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Boehme, Jacob (1575-1634)
Jacob Boehme was a German shoemaker who at the age of twenty-five experienced a mystical transformation that changed him into a mystic. The mysticism that he advocated was according to his Lutheran faith. He held that God abounded in the far reaches of the universe, but mystical visions could bring this divine presence nearer.
Included in his Lutheran beliefs Boehme thought both good and evil emanated from God; they kept the cosmos in balance, but good tended to orientate it toward God. However, this cosmic balance can be interrupted by evil, or the evil factor that is focused upon too much at the expense of ignoring the light good factor. This interruption Boehme attributed to Lucifer. Lucifer, the greatest angel, combined both qualities in nature, but freely chose to unbalance the world when choosing darkness only. He seeks to twist the world that God has made and so enters into our "center," the ground of being our souls, where he uses all of his craft to bend us away from integration and harmony. But so long as the soul remains in "resigned humility just as a fountain depends upon its source, ceaselessly drawing and drinking water that flow forth from God" it will be safe and at peace.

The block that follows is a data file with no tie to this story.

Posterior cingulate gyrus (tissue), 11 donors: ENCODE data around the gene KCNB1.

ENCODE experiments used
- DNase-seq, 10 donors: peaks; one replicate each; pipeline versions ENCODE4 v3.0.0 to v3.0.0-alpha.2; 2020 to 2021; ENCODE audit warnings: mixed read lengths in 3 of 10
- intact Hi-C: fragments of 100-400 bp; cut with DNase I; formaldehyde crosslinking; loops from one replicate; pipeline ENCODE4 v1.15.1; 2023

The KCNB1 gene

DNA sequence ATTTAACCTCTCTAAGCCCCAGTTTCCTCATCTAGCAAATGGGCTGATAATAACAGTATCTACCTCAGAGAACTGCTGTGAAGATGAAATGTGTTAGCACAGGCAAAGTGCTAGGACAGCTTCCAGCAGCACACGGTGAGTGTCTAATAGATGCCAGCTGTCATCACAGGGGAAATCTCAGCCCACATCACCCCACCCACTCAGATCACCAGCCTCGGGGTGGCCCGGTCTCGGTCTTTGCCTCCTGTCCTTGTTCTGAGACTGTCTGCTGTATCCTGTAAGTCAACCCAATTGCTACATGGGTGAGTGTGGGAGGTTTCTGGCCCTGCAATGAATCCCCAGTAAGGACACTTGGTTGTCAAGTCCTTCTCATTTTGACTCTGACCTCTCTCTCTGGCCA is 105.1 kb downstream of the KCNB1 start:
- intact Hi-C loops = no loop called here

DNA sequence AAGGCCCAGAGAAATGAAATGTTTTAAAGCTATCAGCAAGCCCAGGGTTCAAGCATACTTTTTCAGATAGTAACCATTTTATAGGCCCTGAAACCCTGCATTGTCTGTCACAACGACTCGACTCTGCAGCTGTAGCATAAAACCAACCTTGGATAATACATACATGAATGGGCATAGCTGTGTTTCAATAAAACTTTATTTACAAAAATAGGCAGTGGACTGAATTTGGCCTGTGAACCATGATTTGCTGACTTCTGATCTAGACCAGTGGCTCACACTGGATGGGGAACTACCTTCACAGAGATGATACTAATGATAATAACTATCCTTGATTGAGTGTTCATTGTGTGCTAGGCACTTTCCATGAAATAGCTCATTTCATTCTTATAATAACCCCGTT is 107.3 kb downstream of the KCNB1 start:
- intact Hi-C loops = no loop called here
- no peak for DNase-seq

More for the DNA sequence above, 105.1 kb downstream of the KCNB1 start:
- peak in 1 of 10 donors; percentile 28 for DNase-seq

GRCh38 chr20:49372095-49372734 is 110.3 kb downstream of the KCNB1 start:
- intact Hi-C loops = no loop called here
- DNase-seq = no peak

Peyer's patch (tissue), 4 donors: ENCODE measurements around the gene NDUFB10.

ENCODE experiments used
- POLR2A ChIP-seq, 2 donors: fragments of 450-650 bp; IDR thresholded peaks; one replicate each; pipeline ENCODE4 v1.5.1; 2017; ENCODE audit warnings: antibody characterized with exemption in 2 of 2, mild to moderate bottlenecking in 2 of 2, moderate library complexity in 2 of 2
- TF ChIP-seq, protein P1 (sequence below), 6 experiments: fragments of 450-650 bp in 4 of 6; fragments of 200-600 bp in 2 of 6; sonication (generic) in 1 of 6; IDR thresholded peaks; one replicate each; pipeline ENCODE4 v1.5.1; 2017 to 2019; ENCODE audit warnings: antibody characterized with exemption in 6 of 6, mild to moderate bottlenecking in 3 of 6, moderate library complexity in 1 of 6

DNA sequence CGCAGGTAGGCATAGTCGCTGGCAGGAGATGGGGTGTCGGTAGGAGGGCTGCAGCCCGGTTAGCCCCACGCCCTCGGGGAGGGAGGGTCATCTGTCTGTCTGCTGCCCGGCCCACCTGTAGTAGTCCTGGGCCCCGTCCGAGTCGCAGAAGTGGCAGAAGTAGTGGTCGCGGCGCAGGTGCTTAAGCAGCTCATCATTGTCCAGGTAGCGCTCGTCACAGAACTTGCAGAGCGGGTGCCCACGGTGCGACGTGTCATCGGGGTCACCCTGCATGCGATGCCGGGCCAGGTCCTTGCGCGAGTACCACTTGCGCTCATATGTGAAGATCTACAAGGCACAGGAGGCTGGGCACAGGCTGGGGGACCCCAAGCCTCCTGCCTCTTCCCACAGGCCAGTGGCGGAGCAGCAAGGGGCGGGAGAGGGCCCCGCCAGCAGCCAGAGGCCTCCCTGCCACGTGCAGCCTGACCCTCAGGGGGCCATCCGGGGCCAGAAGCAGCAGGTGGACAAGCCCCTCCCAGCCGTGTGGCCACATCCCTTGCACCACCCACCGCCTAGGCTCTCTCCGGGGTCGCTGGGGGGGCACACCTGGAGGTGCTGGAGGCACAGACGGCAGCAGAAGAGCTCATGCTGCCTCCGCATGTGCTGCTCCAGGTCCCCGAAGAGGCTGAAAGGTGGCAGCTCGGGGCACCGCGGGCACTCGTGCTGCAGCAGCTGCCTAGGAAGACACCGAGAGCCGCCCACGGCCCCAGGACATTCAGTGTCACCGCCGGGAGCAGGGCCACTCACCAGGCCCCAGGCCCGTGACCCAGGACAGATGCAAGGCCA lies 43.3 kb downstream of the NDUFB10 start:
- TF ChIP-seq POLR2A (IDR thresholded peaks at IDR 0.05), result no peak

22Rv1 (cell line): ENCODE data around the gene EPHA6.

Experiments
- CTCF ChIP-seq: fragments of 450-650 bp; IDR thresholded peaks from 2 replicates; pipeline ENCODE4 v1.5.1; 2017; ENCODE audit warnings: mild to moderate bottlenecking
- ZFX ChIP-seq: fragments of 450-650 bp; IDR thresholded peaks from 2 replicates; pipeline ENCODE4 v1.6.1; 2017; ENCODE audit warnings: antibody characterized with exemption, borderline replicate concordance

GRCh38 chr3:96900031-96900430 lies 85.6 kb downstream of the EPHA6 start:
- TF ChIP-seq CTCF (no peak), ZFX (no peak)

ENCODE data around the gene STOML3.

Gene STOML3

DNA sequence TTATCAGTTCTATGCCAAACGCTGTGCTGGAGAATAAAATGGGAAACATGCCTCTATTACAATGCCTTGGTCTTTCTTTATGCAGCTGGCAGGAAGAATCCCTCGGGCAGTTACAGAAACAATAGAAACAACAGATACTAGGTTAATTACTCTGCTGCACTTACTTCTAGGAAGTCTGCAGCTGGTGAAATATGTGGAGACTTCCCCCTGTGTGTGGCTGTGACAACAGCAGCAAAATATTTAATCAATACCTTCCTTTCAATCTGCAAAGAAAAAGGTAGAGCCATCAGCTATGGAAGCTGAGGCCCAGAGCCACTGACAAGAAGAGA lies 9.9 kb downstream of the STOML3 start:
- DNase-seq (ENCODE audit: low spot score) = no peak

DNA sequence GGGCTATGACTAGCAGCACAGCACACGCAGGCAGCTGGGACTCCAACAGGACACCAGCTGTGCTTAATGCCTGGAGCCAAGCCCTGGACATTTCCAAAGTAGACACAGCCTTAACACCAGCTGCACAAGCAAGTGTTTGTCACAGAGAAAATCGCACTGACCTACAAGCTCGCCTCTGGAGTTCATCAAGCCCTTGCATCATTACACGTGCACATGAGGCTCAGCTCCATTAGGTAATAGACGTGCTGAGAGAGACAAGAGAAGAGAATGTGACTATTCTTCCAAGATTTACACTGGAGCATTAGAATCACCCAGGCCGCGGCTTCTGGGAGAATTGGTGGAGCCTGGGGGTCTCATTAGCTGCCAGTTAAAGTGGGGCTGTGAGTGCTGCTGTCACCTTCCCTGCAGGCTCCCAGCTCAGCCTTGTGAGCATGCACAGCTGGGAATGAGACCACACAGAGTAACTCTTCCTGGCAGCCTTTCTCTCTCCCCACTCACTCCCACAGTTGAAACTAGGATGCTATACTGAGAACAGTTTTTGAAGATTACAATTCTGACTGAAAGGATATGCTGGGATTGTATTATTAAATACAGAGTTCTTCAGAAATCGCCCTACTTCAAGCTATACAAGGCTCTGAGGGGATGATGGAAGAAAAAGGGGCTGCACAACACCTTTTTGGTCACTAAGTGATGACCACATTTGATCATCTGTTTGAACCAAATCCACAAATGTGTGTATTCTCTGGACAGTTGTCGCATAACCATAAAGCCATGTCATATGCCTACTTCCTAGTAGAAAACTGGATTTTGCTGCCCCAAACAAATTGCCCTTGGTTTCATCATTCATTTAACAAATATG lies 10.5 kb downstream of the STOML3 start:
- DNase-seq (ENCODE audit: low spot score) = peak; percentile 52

Being interested in astrology and cosmology Borhme equated God, the father, to the sky, and Jesus Christ to the sun. The light from the stars represented the Holy Spirit. To achieve union with God Borhme came to believe a person must go through a process of "spiritual rebirth," recognizing that the divine essence lies within oneself. Like the Kabbilists (see Kabbalah) who greatly influenced his thinking, Boehme believed in the concept of the macrocosm and microcosm-people mirror the universe and are a reflection of God. Thus, the mystic way is essentially a path of self-realization.
Nevertheless, he thought, life on earth was a constant struggle between good and evil; and in some incidences evil seemed to have the upper hand. He therefore felt constrained to "wrestle with the love and mercy of God" in order "to break through the gates of Hell." Like a true mystic, Boehme adopted the view that human will had to subjugate itself to God's will because the latter represented true Reality. A.G.H.
Sources: 62; 82, 52.
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